By Jessica Ravitz, CNN
Atlanta (CNN) – Sixteen years after Susan Shulman Tessel lost her father, she sat on a Southern college campus Wednesday night and couldn't stop thinking about him. Surrounded by hundreds in a packed ballroom, she cried because he was missing. He should have been there with her and her mother. He deserved to be.
The late Irving Shulman was the only Jewish man to enter Emory University’s School of Dentistry in 1948. That was the same year someone else came to the school: the newly appointed dean, John E. Buhler.
After one academic year, Shulman flunked out. Buhler stayed on for 13 years, leading what some Jewish students would refer to as a “reign of terror.” Between 1948 and 1961, when Buhler left, 65% of Jewish students either failed out or were forced to repeat up to two years of coursework in the four-year program.
Those who lasted often paid. There were insults from professors such as “dirty Jew,” accusations by faculty of cheating and questions from the dean like, “Why do you Jews want to be dentists? You don't have it in your hands.”
Tessel's dad earned the distinction of being the first who failed.
Editor's note: This is part of a series of stories about the changing American suburbs.
By Jessica Ravitz, CNN
Manicured lawns, minivans and modest-homes-turned-McMansions: They’re the sorts of symbols that might come to mind when we think modern suburbia.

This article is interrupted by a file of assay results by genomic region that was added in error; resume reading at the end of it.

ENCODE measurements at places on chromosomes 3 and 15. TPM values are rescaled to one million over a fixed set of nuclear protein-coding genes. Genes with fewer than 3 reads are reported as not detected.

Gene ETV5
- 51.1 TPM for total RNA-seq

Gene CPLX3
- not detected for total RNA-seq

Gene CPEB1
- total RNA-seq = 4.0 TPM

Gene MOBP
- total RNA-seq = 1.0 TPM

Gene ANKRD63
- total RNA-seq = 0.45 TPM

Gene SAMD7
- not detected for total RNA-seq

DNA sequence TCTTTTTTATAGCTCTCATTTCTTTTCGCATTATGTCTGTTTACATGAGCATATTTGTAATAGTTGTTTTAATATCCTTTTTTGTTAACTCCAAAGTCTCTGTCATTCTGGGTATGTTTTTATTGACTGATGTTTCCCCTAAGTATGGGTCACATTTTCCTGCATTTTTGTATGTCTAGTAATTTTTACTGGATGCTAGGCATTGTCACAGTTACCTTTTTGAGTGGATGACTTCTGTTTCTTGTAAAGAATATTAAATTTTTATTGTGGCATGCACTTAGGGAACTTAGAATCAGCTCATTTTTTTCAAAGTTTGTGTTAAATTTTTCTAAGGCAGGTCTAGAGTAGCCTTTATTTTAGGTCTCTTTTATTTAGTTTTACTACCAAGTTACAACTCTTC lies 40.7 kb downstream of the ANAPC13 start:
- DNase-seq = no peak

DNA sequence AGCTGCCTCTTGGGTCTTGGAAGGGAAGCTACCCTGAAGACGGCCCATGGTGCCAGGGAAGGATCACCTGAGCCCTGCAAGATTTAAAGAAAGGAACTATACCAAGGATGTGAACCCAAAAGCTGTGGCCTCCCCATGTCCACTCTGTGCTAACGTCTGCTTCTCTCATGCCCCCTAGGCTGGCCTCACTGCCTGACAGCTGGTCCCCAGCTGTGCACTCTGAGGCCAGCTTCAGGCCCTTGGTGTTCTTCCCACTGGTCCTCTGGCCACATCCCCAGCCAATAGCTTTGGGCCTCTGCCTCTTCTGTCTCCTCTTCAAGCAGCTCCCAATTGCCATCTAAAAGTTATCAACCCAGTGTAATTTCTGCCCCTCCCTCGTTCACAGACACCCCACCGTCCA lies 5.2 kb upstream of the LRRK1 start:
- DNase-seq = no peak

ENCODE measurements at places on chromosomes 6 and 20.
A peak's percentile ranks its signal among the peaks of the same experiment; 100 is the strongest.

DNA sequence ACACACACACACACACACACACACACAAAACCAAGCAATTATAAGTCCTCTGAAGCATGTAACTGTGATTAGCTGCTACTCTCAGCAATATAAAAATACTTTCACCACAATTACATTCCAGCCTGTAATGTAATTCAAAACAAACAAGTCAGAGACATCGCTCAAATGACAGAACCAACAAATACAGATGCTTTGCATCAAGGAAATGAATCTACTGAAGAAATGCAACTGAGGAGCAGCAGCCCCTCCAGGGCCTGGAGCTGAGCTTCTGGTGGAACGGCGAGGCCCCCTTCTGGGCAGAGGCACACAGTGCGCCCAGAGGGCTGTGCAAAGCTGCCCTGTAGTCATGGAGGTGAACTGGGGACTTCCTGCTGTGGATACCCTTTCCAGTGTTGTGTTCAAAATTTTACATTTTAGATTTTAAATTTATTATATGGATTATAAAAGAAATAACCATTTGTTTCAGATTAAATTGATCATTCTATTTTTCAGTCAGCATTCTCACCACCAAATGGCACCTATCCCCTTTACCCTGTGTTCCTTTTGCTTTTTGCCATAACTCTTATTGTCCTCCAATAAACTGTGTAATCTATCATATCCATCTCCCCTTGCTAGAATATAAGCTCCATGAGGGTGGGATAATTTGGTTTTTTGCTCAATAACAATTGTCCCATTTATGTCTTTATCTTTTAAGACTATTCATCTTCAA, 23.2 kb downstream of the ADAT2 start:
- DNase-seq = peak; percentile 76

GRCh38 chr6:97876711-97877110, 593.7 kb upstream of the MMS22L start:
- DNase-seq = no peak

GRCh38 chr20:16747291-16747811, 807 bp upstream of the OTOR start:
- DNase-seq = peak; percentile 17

But peer inside the windows at the people living there and the American suburbs are increasingly complex, the 2010 U.S. Census and other reports show. We’ve come a long way since “Leave It to Beaver.”
The suburbs – or rather suburbanites – represent an evolving America. And what exists today would leave June Cleaver’s perfectly coifed head, and even her strand of pearls, spinning.
Relying on various census reports culled and crunched by seasoned demographers like those at the Brookings Institution, we present a mere taste of what can be learned about the changing face – or faces – of suburbia.
What defines you? Maybe it’s the shade of your skin, the place you grew up, the accent in your words, the make up of your family, the gender you were born with, the intimate relationships you chose to have or your generation? As the American identity changes we will be there to report it. In America is a venue for creative and timely sharing of news that explores who we are. Reach us at email@example.com.
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